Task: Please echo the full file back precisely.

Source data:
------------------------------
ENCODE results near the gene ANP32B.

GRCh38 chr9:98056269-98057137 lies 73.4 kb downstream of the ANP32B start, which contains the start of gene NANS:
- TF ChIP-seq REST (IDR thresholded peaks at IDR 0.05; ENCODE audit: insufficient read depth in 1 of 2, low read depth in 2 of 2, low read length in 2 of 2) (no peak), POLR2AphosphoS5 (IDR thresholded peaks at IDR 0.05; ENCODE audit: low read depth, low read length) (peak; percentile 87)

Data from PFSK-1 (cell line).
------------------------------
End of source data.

ENCODE results near the gene ANP32B.

GRCh38 chr9:98056269-98057137 lies 73.4 kb downstream of the ANP32B start, which contains the start of gene NANS:
- TF ChIP-seq REST (IDR thresholded peaks at IDR 0.05; ENCODE audit: insufficient read depth in 1 of 2, low read depth in 2 of 2, low read length in 2 of 2) (no peak), POLR2AphosphoS5 (IDR thresholded peaks at IDR 0.05; ENCODE audit: low read depth, low read length) (peak; percentile 87)

Data from PFSK-1 (cell line).